LL:  Everything. Yeah, everything. Everything. I think, err … and I think that's part of the process. Because what you're doing is preparing this country for Parliament in September of next year. OK?

DF:  Mmm hmm.

LL:  So it's … there's no point in the country being pregnant, giving birth and nobody knows how to look after the new child.

DF:  Yeah, exactly.

GT:  No, absolutely, yeah.

LL:  Alright? So you've got … so you can be … you can be high and mighty. You're helping. You're doing your bit, you're getting to think out … what … what you're not saying, except from the side of your mouth … is you're preparing Fiji this time to take to democracy. So they don't have this hokey cokey relationship with the Commonwealth … ok?

GT:  Yeah …

DF:  Yeah …

LL:  So, therefore, what you may wish to do … is also talk to people in the Commonwealth. And see what is … what is the problem? "What is your problem with Fiji?"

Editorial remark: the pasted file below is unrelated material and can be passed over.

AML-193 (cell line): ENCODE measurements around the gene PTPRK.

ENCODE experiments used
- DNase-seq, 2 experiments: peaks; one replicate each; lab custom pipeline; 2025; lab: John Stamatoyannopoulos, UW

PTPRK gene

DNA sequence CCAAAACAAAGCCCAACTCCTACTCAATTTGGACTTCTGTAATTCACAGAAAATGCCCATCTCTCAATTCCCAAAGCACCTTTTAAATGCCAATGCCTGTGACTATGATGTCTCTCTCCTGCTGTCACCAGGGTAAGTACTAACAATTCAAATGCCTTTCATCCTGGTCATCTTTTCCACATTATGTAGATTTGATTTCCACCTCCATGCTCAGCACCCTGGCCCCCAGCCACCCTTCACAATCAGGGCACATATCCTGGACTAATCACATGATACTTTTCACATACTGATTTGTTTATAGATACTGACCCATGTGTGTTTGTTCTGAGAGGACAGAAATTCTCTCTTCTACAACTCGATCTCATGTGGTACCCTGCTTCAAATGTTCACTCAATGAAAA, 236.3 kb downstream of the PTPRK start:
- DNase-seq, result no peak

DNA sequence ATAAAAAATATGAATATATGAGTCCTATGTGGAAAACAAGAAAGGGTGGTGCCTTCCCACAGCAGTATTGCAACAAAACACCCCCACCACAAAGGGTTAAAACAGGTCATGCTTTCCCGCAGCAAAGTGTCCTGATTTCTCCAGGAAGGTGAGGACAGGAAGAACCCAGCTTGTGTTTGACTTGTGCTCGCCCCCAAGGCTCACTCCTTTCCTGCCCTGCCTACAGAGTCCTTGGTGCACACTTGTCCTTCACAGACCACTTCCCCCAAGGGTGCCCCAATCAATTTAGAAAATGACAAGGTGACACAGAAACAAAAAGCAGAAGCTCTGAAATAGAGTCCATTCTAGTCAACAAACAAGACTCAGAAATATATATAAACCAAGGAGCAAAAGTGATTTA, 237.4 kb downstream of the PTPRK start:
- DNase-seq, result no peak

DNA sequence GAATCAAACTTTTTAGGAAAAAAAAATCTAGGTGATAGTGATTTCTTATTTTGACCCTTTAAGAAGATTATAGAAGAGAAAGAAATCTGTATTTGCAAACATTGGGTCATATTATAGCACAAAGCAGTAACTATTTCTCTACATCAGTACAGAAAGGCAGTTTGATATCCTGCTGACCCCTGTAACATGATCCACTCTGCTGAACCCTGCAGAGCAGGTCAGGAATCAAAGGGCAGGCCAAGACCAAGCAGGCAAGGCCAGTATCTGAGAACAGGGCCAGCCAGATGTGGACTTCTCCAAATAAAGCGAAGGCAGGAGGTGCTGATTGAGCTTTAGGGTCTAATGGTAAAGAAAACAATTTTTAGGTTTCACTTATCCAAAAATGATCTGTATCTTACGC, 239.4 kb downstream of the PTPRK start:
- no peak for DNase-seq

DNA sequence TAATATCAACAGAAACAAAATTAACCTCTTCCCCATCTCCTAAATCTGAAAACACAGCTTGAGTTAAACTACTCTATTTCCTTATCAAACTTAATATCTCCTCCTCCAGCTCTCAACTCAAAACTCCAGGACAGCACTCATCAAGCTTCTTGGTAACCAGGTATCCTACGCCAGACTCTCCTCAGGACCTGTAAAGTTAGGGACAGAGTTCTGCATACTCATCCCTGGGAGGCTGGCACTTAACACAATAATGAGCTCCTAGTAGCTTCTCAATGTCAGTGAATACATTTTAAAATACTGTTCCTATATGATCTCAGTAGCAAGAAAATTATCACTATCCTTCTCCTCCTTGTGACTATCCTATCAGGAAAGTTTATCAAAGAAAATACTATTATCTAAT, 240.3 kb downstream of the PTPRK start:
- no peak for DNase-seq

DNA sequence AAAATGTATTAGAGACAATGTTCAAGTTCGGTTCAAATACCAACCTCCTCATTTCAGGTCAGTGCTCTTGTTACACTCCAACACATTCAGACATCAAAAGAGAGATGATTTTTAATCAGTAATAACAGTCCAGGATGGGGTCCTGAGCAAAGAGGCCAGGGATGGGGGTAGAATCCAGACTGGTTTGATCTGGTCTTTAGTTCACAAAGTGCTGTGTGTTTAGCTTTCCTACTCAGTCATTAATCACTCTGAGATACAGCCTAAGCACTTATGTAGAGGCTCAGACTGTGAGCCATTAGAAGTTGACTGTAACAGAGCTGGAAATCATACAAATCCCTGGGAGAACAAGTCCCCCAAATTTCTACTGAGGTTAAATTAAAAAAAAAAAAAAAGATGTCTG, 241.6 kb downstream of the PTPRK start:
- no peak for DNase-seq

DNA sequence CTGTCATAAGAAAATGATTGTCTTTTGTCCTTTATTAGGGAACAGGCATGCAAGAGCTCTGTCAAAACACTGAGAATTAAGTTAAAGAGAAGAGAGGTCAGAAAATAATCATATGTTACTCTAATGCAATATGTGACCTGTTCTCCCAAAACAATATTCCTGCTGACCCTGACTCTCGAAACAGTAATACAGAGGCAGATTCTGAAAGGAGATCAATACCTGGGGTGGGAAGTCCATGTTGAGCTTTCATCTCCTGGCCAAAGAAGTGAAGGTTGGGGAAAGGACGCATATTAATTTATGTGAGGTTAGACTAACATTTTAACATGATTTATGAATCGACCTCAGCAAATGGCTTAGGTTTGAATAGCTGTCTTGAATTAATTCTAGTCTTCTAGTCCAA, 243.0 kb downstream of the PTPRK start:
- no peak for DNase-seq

GT:  Yes, to engage like that …

DF:  Well that's right. I mean it's not … This isn't … we realise the answer to this, the solution is not just here in …

GT:  Westminster.

DF:  Over there …

LL:  There's a lot to [inaudible]. But the point is, because … as you know in politics … politics is a very unusual game. And politics is … you ask people's advice, you don't have to take their advice … But the point is it … it … it makes them feel good.

GT:  Yeah …

LL:  All this sort of stuff. So you've got to find … well what have the Australians got against them? What does this Australian … what does the Australian ambassador say? What does this one say? What does that one say? What does the other one say? We had a very interesting debate … Part of that system of debates. [inaudible] we did fashion, tracking … we did pipelines. What is … the whole thing about the Philippines, we had the Philippines ambassador there because we're doing the South China Sea.

DF:  Oh, right, yes …

LL:  And we had a debate on "what is a nation?"